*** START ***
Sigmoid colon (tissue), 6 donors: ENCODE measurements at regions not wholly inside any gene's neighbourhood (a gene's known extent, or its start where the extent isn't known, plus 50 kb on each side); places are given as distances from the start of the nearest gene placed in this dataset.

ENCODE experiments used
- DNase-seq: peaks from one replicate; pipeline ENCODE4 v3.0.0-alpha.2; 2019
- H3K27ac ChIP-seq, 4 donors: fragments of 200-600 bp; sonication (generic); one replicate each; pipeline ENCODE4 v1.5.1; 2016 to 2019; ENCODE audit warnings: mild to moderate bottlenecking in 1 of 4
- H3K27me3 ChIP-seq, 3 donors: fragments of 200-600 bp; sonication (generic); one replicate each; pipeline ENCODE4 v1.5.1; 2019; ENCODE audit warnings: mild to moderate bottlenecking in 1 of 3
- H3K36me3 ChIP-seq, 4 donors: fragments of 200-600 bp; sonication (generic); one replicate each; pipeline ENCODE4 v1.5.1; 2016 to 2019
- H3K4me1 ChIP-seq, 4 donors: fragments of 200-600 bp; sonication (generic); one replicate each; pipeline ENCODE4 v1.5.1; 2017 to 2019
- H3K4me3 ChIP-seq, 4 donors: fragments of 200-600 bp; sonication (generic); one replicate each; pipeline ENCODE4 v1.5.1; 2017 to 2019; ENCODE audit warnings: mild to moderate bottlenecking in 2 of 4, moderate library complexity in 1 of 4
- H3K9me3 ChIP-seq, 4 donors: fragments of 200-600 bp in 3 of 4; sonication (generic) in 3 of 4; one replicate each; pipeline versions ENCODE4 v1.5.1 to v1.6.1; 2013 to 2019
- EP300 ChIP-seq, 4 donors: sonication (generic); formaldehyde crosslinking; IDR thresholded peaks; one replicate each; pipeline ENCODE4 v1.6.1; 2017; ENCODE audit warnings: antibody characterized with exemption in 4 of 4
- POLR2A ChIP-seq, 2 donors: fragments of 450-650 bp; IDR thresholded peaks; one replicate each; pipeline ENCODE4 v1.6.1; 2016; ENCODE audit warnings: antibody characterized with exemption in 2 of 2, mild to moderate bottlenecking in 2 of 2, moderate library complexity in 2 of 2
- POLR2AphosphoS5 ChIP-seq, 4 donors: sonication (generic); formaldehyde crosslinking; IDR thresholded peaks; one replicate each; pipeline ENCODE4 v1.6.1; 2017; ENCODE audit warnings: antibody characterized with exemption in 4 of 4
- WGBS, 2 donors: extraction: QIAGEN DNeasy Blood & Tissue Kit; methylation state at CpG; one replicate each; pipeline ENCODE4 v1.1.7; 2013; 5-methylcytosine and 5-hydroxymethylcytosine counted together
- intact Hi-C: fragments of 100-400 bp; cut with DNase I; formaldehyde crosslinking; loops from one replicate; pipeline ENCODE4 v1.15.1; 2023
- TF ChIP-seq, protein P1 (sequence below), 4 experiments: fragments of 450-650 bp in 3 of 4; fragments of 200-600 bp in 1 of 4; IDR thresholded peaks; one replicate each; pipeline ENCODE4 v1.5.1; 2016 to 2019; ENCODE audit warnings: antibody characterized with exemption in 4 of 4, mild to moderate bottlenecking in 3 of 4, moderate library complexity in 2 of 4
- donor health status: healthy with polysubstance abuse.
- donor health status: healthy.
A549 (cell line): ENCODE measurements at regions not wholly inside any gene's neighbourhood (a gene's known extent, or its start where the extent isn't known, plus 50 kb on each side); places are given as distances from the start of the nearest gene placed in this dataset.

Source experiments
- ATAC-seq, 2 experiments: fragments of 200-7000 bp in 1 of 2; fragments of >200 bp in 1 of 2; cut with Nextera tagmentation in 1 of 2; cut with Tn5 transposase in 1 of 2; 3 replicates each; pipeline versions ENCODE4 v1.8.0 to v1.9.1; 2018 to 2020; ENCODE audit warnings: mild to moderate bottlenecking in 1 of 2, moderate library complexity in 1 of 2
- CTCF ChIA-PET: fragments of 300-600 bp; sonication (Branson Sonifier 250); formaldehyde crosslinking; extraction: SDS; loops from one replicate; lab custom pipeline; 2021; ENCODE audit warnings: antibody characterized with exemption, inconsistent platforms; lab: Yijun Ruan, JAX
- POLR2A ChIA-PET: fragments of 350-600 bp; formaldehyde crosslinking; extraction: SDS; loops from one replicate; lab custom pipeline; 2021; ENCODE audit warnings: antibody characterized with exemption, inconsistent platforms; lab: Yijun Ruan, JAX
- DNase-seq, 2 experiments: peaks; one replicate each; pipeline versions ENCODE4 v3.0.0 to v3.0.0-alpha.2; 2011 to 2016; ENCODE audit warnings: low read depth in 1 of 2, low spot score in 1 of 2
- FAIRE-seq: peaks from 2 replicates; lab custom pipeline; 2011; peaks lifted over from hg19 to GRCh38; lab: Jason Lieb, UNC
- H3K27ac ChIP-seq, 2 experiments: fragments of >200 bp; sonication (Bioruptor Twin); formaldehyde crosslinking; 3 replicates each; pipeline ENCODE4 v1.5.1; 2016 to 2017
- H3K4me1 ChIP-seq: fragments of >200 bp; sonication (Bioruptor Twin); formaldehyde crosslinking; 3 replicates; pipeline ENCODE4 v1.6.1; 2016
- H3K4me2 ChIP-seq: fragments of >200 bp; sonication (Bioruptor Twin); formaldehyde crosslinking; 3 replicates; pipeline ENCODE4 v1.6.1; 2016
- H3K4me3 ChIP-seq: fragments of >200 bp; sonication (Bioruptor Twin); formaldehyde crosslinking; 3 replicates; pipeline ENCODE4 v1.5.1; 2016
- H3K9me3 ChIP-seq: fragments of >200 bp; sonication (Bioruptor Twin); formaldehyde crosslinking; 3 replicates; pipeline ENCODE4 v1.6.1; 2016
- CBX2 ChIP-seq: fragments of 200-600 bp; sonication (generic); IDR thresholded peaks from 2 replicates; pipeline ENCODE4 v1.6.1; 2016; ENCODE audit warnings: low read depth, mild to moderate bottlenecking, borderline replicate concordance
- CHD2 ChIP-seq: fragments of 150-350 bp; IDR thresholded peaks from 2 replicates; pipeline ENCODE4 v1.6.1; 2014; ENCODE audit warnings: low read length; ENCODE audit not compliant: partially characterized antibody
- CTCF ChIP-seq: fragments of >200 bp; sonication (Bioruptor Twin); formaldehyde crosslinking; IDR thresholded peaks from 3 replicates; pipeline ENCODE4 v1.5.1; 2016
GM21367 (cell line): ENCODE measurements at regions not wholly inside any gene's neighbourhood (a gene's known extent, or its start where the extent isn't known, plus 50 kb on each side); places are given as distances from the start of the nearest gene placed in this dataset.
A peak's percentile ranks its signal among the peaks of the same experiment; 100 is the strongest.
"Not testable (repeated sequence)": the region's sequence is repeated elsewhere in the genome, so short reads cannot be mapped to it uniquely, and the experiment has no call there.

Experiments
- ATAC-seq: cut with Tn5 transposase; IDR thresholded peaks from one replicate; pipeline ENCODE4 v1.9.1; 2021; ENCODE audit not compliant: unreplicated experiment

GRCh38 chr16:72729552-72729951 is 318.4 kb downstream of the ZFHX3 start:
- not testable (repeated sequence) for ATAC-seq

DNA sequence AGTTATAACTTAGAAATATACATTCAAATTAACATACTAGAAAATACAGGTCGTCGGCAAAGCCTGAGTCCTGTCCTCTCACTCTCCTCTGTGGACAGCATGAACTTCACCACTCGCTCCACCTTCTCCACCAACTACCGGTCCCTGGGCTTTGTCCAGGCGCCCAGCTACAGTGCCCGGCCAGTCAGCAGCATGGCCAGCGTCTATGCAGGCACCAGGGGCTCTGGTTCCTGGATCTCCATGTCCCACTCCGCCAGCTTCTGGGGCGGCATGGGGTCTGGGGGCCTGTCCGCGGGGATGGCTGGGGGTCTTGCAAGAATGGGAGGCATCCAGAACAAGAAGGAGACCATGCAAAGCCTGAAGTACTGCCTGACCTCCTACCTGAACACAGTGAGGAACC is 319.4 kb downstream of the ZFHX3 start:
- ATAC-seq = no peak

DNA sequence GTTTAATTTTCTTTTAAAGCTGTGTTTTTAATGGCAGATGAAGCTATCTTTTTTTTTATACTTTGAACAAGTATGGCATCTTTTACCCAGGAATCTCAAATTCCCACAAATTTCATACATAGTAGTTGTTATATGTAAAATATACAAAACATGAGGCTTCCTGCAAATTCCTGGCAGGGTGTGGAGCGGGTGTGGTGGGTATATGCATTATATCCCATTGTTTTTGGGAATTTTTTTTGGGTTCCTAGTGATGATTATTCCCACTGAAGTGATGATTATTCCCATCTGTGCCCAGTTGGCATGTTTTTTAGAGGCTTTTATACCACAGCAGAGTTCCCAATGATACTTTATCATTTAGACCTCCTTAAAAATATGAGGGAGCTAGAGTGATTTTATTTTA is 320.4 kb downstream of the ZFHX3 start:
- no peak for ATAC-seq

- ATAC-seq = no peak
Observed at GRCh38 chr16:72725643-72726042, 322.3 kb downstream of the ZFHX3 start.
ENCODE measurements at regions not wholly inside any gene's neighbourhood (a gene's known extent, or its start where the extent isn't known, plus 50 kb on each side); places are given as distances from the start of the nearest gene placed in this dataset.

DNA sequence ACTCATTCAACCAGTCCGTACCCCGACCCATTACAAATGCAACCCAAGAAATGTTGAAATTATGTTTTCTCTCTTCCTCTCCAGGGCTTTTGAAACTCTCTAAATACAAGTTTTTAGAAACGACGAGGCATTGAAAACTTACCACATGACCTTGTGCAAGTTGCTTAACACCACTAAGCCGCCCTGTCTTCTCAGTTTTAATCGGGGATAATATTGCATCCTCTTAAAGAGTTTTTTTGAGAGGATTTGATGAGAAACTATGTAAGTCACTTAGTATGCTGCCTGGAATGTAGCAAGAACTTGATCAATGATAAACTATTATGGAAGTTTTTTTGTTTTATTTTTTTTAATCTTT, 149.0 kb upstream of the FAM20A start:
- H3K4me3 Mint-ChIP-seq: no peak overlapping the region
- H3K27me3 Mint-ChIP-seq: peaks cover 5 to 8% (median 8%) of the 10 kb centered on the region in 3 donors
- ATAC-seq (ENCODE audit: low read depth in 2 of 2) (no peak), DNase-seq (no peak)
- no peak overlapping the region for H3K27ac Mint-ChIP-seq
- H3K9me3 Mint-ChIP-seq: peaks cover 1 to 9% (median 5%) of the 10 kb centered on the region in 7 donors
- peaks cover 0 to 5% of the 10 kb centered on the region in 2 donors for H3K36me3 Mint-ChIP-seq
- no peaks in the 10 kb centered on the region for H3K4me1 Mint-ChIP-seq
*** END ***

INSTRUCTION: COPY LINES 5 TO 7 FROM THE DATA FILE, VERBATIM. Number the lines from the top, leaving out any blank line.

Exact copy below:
- H3K27me3 ChIP-seq, 3 donors: fragments of 200-600 bp; sonication (generic); one replicate each; pipeline ENCODE4 v1.5.1; 2019; ENCODE audit warnings: mild to moderate bottlenecking in 1 of 3
- H3K36me3 ChIP-seq, 4 donors: fragments of 200-600 bp; sonication (generic); one replicate each; pipeline ENCODE4 v1.5.1; 2016 to 2019
- H3K4me1 ChIP-seq, 4 donors: fragments of 200-600 bp; sonication (generic); one replicate each; pipeline ENCODE4 v1.5.1; 2017 to 2019